We are exploiting the full capability of the Pi, including its quad core processor, through multi-threading, which has proved more than capable in our testing.

The software has been designed to operate solely as a dedicated hub, to directly replace existing hubs, so it does not support any other applications.

Our phones also switch automatically between cellular and home WiFi, but we've never tried it for Geolocation. We will test it, but suspect it may be too close and too variable.

We have endeavored to answer the questions raised by OhioYJ, Wlepse, EyeRuss & Sparc on January 19th and 20th, 2019. As the content is fairly long, these answers are on the following page on the website. Questions raised on the Living with Iris forum on January 19th & 20th, 2019

We use the term “VPN” as shorthand, because it’s something that most people understand, and it’s a simple way to describe how the remote access works.

In practice, the Pi sends a request to a secure server running on our in-house network. It opens two Secure Shell (SSH) loopback connections on the required ports on the Pi, which enables us to gain access to the services running on the Pi.

This approach gives us the same level of access to the Pi as the more common VPN connection.

The Digi XStick is a fully functional ZigBee coordinator. Each XStick can be configured by the hub processor to behave as either an MSP coordinator, or an HA coordinator, but not both. Hence, there has to be two adapters, one for AlertMe / Iris Gen 1 (MSP), and for more modern devices (HA).

We are not familiar with the EM3587, which is used in the Iris V2 hub, but the hub processor could be more directly involved in the coordinator function. Perhaps this is why the Iris hub processor is able to switch between MSP and HA operation.

As well as placing less load on the hub processor, having two USB network adapters also shares the load on each adapter, especially for systems containing a significant number of both Gen 1 and Gen 2 devices.

The number of processor cores in the hub also plays into this. When a frame of data arrives from a networked device, it has to be processed as a priority by the hub. In the single core Iris hub processor, the current process has to be interrupted to service the incoming data whenever it arrives.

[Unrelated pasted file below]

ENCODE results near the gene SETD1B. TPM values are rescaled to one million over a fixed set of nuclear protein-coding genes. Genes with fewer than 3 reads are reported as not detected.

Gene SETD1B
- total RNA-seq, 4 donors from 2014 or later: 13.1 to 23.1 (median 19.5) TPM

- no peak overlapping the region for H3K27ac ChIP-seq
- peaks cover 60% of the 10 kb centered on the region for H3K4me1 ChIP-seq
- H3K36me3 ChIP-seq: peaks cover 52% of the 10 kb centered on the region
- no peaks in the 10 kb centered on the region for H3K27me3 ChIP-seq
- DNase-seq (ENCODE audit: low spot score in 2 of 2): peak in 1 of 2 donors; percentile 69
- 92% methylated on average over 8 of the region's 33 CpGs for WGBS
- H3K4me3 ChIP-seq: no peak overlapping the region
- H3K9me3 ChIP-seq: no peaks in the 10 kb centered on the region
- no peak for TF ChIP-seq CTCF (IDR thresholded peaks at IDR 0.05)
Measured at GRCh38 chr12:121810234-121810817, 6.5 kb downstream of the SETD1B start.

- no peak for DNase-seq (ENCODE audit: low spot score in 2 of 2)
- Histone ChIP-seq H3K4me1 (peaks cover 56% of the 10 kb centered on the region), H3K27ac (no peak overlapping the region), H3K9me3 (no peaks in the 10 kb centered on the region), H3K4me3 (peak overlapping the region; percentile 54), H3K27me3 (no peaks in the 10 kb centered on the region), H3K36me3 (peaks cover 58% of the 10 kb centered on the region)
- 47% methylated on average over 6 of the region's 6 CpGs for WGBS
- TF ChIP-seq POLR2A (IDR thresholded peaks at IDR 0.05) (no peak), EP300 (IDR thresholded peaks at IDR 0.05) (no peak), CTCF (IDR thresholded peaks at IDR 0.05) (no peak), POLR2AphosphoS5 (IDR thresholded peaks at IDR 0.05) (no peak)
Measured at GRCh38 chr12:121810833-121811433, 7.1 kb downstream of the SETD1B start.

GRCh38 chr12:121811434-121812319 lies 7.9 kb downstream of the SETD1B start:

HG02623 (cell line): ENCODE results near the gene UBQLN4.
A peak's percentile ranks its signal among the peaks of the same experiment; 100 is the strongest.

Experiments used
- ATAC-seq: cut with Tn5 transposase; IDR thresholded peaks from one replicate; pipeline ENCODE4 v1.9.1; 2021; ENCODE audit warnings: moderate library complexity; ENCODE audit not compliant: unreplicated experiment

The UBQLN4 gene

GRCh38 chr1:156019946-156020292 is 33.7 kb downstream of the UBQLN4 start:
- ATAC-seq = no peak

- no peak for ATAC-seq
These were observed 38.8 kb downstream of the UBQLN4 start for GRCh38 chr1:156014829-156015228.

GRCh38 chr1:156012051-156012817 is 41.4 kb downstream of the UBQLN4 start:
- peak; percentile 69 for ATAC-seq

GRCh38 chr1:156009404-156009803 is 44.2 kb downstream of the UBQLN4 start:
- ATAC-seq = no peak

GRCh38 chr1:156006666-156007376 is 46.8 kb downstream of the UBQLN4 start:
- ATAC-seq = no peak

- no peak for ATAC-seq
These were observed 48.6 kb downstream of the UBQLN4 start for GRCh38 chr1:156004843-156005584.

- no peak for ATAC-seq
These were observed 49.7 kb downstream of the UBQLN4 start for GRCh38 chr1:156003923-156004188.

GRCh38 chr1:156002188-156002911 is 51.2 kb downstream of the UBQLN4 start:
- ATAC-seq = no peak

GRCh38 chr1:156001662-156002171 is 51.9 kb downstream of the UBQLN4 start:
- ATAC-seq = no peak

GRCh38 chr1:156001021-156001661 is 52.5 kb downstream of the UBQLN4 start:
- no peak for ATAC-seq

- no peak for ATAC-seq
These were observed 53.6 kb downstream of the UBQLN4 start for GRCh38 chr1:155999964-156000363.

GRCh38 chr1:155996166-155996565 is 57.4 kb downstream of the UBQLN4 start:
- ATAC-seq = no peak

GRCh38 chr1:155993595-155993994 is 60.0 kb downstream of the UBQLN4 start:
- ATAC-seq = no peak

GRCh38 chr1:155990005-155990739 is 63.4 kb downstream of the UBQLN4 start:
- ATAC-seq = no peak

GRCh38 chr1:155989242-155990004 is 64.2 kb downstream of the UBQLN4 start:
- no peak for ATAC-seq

With the quad-core Pi running multi-threaded programs, the tasks are shared. Other cores can continue to service other USB adapters and undertake other processing tasks, with much less likelihood of them being interrupted.

We purchased HomeSeer SmartSticks from (US) last year for less than $40.00 each, but it is now showing on Amazon as discontinued. The HomeSeer website is still showing the adapter for $40.00.

In view of the reduced availability of the HomeSeek adapter, we are recommending the Aeotec ZW090 instead for use in the USA. We have tested the UK version of this adapter successfully. The only difference between the two versions is that the UK version runs at 868 MHz, whereas the US version runs ate 908 MHz.

The control system has a web interface, which comes as an integral part of the control system, and not as an extra.

We employ responsive website design technology for all of the user interfaces for our online systems, including the website, and the control system web interface. This ensures that the content is presented in the most appropriate way for the device on which it being viewed, from mobile phone to wide screen monitor.

Many mains powered devices contain either a battery or a non-volatile RAM memory, so that their settings are retained when the power is removed, such as when the device is being relocated.

The preparations that Beta testers need to make prior to starting the testing are on the following page on the website.

Preparations to be made prior to Beta testing. (Last updated February 7th, 2019)

The current status of the devices that have been profiled for use with the new system are on the following page on the website.

Device profiling status. (Last updated March 9th, 2019)